City of Steamboat Springs staff and the Steamboat Springs City Council settled this week on three very practical sites from which to choose a final location for a new police station.
And with the results of a 2013 space-needs assessment of the existing building in hand to justify the need, we think the city has done the diligence necessary to justify spending $300,000 on designing and planning the new facility. That step could lead to construction of a new $10-million-plus police services building outside the city’s historic commercial district.
As many residents of Steamboat Springs are aware, the path to a new police station has involved a lot of twists and turns beginning in late 2011, when city officials were prepared to sell the downtown fire and police stations (both under one roof) to a local business. The ill-considered plan was to sell the current facilities first, then figure out how to house police and fire in temporary accommodations until the city could build a new police station at the Stock Bridge Transit Center on the city’s west side. Stockbridge is no longer in consideration as the new site. Instead, three sites located either on or in close proximity to U.S. Highway 40 between downtown and Steamboat Ski Area now top the list.
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- John Merrill, community representative
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The 2011 plans were initiated by former City Manager Jon Roberts, who was eager to get the police and fire stations off Yampa Street (not an altogether bad idea), and carried forward into late autumn 2012 by current City Manager Deb Hinsvark.
Those plans were scrapped in February 2013, and the city wisely hit the reset button.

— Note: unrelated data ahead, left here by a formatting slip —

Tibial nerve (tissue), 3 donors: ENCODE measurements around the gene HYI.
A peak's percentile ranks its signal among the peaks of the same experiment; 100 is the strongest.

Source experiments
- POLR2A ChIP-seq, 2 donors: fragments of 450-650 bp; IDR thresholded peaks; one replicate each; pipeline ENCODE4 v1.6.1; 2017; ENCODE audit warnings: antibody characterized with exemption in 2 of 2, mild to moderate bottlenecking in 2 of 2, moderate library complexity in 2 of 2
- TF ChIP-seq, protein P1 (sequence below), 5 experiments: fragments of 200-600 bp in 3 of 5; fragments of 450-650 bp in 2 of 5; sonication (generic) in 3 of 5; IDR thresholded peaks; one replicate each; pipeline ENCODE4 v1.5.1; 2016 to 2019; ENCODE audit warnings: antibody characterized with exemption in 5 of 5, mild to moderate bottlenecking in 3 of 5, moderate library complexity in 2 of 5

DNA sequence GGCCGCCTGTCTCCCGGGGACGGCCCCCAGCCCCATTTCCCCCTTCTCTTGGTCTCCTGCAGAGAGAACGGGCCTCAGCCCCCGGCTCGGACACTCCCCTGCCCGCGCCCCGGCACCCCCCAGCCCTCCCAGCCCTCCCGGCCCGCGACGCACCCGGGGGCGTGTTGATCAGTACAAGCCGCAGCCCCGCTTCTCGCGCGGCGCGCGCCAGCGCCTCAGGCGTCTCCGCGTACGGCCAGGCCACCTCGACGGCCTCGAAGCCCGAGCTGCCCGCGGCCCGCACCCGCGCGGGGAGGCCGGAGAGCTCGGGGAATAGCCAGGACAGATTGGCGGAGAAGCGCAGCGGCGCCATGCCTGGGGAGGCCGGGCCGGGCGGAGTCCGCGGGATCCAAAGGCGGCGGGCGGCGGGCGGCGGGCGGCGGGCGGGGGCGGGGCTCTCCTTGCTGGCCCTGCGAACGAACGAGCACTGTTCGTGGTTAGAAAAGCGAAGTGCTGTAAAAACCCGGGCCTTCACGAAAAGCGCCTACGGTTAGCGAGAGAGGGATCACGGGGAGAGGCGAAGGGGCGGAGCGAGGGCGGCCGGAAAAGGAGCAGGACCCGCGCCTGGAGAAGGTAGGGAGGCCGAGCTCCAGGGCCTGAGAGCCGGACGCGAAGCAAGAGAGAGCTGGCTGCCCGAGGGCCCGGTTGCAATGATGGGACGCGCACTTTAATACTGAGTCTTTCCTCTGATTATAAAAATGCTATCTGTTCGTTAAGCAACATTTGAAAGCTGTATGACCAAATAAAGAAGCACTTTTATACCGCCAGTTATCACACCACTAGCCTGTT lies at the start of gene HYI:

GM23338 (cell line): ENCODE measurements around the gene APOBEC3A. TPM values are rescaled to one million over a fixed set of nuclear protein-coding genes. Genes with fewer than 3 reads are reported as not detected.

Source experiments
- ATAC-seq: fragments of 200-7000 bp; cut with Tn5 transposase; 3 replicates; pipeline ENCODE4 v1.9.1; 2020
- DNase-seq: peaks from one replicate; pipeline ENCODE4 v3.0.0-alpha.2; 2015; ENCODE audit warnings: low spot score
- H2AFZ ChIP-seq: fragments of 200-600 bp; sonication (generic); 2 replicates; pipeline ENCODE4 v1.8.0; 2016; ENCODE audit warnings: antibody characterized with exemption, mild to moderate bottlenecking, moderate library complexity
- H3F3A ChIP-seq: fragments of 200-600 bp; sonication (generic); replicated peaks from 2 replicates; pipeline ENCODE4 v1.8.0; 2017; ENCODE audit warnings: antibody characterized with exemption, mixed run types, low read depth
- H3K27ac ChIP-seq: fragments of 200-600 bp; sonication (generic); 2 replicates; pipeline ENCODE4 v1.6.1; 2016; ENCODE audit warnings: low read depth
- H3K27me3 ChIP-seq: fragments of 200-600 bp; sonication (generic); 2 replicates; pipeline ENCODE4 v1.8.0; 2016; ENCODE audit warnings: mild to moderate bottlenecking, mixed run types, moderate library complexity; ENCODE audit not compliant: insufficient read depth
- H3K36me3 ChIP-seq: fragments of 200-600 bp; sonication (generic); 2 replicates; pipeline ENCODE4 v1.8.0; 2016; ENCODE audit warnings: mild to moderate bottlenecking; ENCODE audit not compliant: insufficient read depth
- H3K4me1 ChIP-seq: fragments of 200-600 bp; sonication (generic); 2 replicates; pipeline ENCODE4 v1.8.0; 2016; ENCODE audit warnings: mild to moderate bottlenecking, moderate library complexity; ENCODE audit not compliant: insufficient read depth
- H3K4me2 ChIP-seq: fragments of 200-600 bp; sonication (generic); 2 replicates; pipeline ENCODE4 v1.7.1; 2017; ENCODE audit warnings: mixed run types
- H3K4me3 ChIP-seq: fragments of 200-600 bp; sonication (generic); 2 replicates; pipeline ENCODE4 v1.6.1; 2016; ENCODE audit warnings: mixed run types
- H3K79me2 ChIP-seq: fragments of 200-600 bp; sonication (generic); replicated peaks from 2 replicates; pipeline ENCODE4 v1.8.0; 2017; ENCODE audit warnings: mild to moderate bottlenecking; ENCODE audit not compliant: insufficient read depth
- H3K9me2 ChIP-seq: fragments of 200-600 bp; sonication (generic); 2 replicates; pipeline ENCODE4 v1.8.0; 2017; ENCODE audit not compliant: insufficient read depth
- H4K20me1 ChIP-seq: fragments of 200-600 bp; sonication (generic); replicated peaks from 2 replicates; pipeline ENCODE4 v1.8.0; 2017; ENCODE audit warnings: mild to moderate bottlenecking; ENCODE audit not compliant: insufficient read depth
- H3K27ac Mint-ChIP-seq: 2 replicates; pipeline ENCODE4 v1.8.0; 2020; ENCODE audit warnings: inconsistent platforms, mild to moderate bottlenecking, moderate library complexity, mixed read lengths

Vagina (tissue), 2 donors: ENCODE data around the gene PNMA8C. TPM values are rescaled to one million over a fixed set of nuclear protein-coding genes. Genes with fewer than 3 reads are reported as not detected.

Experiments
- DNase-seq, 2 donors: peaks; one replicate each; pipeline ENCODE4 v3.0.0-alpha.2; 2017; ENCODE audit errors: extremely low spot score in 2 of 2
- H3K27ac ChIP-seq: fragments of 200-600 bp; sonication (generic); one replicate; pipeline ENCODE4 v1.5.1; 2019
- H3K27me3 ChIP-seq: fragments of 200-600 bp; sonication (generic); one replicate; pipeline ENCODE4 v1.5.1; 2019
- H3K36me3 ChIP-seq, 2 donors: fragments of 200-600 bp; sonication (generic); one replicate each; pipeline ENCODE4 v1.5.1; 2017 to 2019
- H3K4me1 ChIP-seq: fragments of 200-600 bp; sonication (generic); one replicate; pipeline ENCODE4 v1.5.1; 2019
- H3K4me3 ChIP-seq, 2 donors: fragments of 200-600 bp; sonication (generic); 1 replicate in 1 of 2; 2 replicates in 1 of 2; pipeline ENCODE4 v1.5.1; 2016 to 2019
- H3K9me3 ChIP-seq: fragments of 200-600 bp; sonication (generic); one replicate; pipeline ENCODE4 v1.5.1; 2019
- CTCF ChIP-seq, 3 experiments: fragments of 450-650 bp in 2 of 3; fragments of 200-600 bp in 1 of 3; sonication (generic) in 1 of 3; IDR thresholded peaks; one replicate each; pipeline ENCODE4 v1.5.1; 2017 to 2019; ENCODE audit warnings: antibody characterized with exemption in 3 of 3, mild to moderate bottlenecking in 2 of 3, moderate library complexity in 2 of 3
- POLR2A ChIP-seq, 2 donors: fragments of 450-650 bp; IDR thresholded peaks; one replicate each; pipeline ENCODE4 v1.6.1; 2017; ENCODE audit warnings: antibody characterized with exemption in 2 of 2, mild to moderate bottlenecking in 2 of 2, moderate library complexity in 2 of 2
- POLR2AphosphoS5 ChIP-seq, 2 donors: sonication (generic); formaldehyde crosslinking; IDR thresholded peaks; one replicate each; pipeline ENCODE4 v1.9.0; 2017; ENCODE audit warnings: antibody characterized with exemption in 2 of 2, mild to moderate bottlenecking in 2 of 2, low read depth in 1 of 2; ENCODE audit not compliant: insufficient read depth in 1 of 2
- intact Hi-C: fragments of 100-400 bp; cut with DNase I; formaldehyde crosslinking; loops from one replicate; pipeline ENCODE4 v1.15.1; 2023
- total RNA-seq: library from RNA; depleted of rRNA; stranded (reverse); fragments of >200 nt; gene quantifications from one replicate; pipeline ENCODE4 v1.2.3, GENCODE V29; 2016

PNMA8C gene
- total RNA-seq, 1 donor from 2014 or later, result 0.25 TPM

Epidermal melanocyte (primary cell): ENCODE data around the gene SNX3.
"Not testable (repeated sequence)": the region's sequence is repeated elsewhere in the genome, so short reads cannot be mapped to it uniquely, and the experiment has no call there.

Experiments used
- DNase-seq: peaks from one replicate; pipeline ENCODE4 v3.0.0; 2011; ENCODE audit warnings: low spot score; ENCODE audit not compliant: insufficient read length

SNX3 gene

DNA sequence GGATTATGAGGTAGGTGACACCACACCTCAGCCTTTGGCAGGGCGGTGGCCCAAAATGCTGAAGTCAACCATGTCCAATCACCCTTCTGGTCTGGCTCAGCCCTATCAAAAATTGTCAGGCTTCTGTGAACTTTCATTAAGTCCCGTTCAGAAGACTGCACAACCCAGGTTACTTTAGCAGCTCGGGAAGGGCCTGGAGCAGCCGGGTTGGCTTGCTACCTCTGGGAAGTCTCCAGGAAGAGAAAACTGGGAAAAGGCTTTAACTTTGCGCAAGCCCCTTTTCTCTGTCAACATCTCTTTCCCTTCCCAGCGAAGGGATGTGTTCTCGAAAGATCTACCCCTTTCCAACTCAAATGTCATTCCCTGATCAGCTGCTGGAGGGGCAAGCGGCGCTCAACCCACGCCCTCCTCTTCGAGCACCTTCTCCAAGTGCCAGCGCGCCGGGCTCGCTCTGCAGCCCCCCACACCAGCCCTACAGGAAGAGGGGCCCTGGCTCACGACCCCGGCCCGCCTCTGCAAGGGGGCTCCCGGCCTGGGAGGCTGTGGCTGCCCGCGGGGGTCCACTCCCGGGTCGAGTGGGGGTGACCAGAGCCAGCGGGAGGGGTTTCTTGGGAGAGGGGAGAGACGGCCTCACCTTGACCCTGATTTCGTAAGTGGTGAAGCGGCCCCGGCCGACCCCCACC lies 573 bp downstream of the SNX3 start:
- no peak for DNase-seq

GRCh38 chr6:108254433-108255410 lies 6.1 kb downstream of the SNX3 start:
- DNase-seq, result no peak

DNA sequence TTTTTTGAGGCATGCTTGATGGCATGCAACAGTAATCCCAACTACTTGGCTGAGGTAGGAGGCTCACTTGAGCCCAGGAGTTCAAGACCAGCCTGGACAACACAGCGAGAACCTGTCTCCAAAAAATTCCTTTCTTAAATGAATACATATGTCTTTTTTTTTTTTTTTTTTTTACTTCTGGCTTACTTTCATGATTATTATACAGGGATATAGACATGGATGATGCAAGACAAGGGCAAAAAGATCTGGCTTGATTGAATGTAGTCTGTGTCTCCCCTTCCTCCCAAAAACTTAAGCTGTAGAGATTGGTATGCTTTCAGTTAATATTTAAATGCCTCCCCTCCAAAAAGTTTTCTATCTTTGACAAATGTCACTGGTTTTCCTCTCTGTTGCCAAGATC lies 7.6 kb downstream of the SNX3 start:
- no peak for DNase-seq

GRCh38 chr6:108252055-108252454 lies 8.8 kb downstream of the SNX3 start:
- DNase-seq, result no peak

This time around, we think the city is on track with a logical process that holds the promise of delivering a critical new city facility that will carry police service beyond the year 2050. As City Council President Bart Kounovsky put it this week, “Every 40 years, you have to address core issues like a police station.”
It’s difficult to argue with that simple wisdom.
The current station was built on top of the 43-year-old fire station on Yampa Street in 1980. But age alone is not enough to conclude the old police station needs to be replaced.
The space-needs study of the existing police station was undertaken by a specialized architectural and planning firm in consultation with a local architect.
It concluded: “The existing building is severely overcrowded, lacking suitable space for staff visitors and the normal equipment used by a modern police department. This complicates routine police activities such as properly processing and storing evidence, interviewing and detaining suspects.”
The 88-page report also described some shortcomings in security provisions at the existing police station.
“One of the weaknesses of the existing building is its lack of secure zones for key activities,” the report said. “The new police facility should include a police garage and parking area that has a secure and opaque exterior wall” to facilitate “movement of suspects, informants and evidence in and out of the building.”
The key, according to the study, is that the building site must comprise three zones: a public zone, secure zone and service zone.
We also want to remind readers of the Steamboat Pilot & Today that Chief Joel Rae offered weekly tours of the police station in March 2013.
It didn’t need to be this hard, but now that the city is engaged in a logical, well-thought-out path toward building a new police station, we are prepared to support taking the next step and designing the building.